Rent costs are experiencing the largest annual increase since July last year as landlords warn more big jumps are on the way.
Trade Me's latest rental price index for February shows the national median rent has climbed 8.5 percent or $45 to a record-breaking $575 per week.
Trade Me said a number of regions hit new highs with Bay of Plenty, Northland, and Taranaki reaching a new record
It comes after a March survey of property investors by independent economist Tony Alexander showed 78 percent of nearly 400 respondents are planning rent rises in the next six months.
The average planned rent rise has risen to 6.3 percent from 6 percent, the survey shows.
The rising cost of rent is just the latest increase to hit Kiwis' back pocket with Prime Minister Jacinda Ardern saying the country is currently in a cost of living crisis.
The cost of living In New Zealand is skyrocketing with Kiwis spending on average an extra $4000 and $5000 in the past 12 months on basics such as food, rent and fuel. The majority of the increase is fuel with an extra $678 a year at the pump on average.
Trade Me property sales director Gavin Lloyd said the rising costs in all facets will be taking a toll on tenants.
"In the past twelve months we've seen rents rise consistently and every month it gets more expensive to rent a property in New Zealand," Lloyd said.
"Add to that the rising cost of food and fuel, and tenants are having to dig deep into their wallets to pay for everyday necessities."
Lloyd said Taranaki reached a new record for the cost of rent, which was up 22 percent to $550 while Bay of Plenty is up 6.4 percent year-on-year to $585 and Northland is up 9 percent to $545.
He said nationwide, the number of rentals dropped 6 percent when compared with the same month in 2021.
The biggest drops in rental supply were seen in Nelson/Tasman - down 39 percent year-on-year - Canterbury down 32 percent - and Taranaki down 29 percent.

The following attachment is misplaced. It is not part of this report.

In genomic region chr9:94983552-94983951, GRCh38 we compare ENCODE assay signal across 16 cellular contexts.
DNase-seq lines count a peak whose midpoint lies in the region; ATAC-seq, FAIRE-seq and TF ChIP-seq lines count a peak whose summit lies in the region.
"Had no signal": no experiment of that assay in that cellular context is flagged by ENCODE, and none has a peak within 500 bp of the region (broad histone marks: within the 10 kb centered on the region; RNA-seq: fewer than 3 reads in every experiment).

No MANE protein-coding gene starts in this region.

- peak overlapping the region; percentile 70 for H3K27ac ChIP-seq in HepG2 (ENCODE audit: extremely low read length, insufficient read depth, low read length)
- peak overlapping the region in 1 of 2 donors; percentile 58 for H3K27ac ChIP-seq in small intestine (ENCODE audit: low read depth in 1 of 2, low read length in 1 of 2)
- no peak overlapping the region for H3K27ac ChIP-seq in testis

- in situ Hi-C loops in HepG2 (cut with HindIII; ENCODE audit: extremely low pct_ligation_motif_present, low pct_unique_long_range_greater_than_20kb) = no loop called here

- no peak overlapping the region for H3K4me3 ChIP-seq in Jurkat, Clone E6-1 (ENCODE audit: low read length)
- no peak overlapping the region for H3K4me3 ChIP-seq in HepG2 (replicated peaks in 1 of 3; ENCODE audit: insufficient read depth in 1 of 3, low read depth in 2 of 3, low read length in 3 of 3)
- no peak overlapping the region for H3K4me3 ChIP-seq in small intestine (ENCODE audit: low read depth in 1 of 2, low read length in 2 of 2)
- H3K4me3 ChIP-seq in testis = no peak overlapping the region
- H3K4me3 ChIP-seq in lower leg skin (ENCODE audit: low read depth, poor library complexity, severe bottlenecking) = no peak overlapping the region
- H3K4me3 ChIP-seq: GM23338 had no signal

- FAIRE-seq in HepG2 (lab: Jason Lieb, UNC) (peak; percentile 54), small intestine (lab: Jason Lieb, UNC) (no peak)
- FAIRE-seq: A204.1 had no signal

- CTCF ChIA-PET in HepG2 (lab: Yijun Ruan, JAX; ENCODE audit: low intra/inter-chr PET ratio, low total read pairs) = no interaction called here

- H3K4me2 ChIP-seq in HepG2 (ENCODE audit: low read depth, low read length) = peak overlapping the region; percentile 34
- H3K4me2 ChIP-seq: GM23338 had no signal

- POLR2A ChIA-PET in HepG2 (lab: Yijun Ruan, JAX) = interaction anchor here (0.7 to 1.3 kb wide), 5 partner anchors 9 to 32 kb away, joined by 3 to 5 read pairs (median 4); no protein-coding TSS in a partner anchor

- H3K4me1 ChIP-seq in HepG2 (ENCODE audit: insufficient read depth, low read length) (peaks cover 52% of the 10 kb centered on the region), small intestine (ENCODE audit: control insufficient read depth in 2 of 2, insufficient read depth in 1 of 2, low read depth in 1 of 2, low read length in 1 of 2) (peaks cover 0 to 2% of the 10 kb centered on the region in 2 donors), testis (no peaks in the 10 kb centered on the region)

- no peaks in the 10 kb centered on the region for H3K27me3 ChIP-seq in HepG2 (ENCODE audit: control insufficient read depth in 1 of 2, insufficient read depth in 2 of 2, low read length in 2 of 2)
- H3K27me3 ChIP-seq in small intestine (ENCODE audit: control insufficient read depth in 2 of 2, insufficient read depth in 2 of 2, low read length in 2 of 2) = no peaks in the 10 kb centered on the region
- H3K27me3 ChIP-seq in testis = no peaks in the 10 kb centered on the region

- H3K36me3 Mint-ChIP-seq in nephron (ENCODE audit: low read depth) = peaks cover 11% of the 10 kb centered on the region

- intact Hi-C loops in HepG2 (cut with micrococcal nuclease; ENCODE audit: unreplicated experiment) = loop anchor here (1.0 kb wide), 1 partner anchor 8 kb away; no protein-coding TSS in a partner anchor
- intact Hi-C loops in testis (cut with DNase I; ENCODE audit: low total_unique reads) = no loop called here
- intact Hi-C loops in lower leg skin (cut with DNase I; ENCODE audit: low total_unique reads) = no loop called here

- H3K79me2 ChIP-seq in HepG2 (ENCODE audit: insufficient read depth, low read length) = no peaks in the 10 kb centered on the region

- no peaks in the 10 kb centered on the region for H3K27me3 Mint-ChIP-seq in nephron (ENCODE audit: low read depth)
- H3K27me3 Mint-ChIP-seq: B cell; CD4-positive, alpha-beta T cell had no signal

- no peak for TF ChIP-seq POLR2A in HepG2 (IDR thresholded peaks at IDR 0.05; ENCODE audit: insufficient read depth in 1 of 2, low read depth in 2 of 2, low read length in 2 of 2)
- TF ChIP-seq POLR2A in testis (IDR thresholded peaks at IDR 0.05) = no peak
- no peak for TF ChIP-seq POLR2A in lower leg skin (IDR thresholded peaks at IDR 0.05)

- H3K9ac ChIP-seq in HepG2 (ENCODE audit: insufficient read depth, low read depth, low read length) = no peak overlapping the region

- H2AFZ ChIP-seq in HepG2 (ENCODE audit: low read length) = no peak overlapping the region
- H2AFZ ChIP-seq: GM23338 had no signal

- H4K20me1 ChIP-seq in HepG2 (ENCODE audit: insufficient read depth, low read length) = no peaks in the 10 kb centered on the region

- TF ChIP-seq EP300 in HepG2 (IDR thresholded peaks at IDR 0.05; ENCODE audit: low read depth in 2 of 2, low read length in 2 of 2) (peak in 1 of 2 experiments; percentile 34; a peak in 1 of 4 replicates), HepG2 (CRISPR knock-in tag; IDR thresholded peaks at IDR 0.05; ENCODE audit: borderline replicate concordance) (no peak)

"Auckland was the only region to buck the supply trend with a 4 percent increase in the number of rental properties on the market."
Lloyd said it wasn't all doom and gloom and there is a silver lining for tenants.
"Nationwide, demand for rentals was down 4 percent on the year prior with many of our regions seeing a dip in enquiries," he said.
"Wellington saw a 10 percent drop in demand, while Auckland was down 12 percent.
"While record-breaking prices and less rentals to choose from will be a hard pill to swallow for tenants, it will come as some light relief that demand has cooled off."
The Wellington region was another area which saw costs climb with the median weekly rent rising 12 percent year-on-year to $650, while the number of rentals on the market remained unchanged.
"Taking a closer look at the region, records were set in Lower Hutt and South Wairarapa with the median weekly rent reaching $625 and $600 respectively," Lloyd said.
"The most expensive place to rent in the region is still Porirua at $700 per week, followed by Wellington City at $650."
Lloyd said three and four-bedroom houses are currently the most popular type of rental property on the market.
"Across the board, all house sizes saw an increase in median weekly rent when compared to the year prior," Lloyd said.
"Outside of Auckland, properties with three or more bedrooms have seen the most price growth. We reckon this comes down to more Kiwis working from home and wanting an extra room to set up as a home office."